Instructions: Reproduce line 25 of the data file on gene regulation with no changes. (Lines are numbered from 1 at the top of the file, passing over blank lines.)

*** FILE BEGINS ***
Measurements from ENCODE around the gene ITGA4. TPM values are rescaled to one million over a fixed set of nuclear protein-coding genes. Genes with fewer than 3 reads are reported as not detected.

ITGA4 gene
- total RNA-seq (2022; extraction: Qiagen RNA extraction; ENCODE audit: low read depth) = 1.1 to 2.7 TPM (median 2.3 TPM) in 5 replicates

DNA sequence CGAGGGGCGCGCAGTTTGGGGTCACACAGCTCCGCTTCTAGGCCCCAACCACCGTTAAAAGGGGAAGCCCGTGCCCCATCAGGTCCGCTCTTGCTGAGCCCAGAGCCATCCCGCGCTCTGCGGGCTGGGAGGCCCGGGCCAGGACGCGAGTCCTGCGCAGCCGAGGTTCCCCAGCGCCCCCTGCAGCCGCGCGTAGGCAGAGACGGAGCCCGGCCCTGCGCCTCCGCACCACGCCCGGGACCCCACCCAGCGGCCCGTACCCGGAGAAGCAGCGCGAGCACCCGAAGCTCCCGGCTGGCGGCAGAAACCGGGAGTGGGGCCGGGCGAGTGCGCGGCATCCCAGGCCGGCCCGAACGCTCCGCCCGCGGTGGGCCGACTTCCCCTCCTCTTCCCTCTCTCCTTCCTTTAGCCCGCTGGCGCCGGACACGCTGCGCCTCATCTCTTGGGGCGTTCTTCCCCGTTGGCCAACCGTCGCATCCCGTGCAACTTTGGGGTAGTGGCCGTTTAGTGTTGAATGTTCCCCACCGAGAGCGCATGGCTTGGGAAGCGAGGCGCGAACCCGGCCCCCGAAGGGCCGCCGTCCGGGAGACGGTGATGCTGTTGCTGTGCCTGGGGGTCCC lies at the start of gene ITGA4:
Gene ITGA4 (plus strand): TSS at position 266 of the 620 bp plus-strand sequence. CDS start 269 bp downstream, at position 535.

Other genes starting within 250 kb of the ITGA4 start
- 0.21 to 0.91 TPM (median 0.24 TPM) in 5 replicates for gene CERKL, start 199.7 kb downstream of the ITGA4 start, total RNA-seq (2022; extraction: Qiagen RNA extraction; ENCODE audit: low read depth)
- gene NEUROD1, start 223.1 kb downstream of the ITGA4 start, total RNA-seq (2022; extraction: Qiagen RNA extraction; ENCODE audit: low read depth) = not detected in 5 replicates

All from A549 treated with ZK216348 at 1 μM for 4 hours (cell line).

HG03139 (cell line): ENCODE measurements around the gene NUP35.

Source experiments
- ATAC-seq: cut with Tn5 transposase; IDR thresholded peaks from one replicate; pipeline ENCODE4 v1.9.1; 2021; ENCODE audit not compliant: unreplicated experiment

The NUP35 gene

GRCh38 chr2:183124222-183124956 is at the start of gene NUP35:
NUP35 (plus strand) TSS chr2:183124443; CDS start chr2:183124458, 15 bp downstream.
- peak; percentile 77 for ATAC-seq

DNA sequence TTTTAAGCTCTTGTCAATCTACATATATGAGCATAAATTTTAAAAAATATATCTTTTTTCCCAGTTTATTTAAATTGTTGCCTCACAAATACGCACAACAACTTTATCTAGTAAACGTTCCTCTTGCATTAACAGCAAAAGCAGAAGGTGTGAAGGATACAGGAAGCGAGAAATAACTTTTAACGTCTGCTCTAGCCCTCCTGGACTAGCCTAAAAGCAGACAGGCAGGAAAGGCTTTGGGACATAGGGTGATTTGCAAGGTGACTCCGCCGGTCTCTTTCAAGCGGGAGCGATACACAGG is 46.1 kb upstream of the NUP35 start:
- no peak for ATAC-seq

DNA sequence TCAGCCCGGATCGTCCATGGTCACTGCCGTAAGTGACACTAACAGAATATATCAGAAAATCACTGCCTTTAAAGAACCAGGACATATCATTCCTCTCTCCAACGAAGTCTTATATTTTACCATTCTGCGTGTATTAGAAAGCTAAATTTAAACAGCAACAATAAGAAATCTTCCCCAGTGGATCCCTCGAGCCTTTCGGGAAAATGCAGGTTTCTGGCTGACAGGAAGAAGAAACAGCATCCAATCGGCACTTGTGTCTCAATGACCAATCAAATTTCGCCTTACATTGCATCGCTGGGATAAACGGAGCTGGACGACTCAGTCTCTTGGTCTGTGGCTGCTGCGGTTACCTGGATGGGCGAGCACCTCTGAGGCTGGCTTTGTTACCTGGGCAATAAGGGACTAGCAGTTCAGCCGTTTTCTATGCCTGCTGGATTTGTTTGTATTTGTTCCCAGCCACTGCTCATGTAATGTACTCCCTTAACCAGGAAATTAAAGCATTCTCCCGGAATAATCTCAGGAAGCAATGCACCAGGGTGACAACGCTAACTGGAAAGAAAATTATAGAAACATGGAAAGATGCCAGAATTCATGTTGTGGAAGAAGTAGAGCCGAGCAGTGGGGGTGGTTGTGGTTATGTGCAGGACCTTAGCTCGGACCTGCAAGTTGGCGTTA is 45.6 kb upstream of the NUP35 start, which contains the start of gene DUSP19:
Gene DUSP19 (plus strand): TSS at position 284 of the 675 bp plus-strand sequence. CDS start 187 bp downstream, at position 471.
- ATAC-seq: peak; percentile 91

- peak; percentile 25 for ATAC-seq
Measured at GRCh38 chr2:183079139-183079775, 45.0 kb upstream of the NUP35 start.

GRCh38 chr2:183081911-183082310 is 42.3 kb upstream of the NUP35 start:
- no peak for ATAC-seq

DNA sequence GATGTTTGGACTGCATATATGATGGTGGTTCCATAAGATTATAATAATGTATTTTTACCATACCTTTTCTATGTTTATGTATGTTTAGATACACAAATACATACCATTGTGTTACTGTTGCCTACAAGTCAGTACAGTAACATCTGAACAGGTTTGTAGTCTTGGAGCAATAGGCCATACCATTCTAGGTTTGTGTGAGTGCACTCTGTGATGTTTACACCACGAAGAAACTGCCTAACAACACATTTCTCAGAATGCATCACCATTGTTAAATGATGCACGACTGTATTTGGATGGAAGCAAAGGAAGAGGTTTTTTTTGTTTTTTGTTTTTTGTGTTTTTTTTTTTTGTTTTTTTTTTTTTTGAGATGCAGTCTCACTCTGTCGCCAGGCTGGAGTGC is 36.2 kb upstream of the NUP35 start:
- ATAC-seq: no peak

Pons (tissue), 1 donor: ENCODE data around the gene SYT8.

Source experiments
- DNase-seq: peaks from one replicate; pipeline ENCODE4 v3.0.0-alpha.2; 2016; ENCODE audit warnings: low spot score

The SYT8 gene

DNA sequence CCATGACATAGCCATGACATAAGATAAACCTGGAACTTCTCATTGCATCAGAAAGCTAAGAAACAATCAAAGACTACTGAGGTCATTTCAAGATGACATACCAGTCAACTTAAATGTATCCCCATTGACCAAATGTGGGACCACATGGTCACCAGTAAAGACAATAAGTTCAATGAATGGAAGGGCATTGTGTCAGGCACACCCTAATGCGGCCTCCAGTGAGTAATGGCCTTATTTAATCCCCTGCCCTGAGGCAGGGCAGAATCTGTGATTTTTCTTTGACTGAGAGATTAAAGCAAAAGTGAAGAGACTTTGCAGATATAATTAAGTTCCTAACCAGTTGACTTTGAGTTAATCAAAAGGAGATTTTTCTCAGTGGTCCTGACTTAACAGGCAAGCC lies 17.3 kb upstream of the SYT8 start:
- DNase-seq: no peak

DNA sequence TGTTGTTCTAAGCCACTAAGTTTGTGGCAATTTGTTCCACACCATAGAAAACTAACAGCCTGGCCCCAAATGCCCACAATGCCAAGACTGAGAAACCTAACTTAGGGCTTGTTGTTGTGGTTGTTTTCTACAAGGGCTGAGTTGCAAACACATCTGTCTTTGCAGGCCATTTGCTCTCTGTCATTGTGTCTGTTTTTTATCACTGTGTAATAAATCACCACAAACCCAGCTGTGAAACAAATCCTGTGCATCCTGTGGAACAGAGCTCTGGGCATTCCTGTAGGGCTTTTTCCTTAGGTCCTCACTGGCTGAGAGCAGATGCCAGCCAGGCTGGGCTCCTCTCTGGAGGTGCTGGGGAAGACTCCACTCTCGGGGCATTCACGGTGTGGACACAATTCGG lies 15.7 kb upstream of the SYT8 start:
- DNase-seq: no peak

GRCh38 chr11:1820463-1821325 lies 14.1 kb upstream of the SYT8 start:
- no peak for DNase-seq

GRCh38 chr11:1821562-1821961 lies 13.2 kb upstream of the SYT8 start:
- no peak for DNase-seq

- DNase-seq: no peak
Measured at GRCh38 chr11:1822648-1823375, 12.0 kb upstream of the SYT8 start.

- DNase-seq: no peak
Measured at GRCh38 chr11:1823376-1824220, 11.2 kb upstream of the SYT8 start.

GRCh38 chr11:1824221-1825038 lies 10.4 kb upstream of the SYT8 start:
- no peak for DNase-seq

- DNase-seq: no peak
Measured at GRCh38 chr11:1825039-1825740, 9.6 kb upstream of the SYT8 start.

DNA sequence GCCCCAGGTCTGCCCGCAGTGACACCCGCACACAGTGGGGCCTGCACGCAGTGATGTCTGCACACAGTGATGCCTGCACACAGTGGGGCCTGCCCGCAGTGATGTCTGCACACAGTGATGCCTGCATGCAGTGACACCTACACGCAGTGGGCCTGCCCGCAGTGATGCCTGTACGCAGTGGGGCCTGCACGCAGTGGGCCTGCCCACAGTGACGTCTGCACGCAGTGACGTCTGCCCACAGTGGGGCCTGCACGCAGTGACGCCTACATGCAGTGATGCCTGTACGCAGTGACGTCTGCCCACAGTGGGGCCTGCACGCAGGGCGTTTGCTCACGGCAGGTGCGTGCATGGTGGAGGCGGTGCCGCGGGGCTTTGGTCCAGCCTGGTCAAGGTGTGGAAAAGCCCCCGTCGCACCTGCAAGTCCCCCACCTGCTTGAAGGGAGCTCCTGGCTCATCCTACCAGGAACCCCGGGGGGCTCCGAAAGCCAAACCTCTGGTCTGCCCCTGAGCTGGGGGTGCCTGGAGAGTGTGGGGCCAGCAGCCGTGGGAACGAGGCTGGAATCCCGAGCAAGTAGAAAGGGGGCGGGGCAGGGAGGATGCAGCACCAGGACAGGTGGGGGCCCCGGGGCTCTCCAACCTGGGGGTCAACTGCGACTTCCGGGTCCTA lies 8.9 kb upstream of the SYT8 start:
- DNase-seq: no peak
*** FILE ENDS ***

- no peak for ATAC-seq